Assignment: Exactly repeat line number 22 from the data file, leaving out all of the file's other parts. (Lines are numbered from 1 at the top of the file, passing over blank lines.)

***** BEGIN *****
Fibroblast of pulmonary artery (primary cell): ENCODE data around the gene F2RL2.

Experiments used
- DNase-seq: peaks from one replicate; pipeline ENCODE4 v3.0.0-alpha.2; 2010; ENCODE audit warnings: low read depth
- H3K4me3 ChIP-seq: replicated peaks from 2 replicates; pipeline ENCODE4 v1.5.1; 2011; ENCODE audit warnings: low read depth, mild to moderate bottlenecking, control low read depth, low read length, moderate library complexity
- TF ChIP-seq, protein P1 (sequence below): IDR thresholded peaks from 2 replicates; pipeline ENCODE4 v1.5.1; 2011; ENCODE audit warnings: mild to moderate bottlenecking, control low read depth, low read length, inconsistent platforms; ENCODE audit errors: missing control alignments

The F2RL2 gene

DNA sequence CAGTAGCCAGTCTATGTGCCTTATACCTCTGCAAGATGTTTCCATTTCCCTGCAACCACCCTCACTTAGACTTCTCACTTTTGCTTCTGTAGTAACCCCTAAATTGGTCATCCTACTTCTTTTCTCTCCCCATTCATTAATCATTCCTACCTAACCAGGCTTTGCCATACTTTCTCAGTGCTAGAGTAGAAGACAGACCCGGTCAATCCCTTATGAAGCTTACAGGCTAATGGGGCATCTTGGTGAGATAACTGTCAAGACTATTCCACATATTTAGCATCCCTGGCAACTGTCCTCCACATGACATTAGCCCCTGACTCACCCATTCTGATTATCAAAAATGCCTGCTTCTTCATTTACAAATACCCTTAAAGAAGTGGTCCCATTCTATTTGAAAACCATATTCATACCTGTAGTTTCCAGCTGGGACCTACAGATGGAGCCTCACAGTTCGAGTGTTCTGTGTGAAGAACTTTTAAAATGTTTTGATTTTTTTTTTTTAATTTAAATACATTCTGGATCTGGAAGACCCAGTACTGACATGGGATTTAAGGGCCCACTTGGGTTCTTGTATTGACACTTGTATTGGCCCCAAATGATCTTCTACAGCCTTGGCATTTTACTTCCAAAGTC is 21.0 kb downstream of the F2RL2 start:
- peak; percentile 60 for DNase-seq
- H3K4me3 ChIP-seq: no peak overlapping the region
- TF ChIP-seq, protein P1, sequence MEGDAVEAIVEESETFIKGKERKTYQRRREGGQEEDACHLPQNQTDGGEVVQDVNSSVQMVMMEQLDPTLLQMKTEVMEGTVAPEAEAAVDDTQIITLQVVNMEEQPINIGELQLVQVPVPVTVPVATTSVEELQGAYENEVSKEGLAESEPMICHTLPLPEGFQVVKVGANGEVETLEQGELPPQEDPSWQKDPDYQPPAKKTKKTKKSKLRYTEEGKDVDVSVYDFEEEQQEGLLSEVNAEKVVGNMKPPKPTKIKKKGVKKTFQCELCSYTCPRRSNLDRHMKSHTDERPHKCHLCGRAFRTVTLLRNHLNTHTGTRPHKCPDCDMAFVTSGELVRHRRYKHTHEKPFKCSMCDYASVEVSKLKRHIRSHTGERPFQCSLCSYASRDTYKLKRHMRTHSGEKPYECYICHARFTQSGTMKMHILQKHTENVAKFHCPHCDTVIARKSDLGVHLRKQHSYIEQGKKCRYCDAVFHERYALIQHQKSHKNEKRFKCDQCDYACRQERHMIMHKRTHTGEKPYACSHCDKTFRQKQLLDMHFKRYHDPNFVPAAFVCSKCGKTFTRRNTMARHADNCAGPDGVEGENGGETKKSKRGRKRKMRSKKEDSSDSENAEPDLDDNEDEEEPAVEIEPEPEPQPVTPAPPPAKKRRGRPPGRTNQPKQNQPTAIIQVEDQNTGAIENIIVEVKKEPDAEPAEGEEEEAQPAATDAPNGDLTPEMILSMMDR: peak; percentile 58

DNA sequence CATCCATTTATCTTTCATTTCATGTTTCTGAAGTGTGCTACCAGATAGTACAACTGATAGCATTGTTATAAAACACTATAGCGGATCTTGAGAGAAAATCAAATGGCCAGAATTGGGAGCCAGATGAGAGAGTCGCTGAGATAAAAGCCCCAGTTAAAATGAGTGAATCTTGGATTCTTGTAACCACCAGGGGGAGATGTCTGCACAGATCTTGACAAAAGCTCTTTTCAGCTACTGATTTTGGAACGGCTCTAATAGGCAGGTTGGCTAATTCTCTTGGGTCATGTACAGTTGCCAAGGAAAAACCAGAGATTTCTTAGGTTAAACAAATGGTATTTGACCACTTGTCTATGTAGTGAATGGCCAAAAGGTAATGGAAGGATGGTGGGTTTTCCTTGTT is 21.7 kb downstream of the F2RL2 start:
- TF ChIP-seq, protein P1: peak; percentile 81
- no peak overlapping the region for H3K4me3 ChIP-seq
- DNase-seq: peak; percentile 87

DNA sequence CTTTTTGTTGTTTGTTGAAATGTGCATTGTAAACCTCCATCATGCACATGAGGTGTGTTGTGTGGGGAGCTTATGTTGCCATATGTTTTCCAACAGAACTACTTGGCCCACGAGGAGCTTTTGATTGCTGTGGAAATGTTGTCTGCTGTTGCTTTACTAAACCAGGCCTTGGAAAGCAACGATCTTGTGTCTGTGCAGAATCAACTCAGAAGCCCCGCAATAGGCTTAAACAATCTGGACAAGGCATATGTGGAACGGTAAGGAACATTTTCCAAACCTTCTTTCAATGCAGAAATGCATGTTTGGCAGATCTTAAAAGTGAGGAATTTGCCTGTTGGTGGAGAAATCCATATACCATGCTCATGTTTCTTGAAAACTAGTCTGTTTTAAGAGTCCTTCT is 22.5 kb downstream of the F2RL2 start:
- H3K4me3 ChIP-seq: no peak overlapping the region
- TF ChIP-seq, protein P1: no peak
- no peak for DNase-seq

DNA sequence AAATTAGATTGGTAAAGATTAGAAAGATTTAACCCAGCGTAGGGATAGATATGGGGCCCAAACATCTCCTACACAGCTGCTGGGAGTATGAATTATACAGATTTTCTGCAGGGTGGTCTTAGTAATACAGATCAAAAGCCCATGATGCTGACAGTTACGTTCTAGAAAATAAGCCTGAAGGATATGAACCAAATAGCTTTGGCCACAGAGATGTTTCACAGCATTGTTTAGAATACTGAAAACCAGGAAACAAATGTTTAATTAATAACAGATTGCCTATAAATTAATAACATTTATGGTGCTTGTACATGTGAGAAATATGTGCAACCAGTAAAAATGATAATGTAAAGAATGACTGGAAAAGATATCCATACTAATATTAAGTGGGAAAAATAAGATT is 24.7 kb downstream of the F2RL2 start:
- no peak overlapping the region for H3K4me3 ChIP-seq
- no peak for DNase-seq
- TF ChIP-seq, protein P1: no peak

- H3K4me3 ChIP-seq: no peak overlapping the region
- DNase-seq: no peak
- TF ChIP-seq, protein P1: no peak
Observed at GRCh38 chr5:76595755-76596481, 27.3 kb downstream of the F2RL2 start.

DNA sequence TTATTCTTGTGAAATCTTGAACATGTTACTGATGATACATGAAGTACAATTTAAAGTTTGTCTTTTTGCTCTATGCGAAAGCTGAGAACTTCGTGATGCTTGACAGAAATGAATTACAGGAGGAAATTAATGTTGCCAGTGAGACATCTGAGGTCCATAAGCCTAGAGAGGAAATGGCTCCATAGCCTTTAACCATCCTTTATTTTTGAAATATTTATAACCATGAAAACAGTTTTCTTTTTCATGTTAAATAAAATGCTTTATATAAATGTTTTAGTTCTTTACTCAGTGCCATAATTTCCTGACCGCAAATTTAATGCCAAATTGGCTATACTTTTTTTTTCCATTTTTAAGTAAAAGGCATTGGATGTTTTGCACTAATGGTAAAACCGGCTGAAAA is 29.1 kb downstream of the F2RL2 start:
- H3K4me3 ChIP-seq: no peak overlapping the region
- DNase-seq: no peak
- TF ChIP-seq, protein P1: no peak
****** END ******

- TF ChIP-seq, protein P1: no peak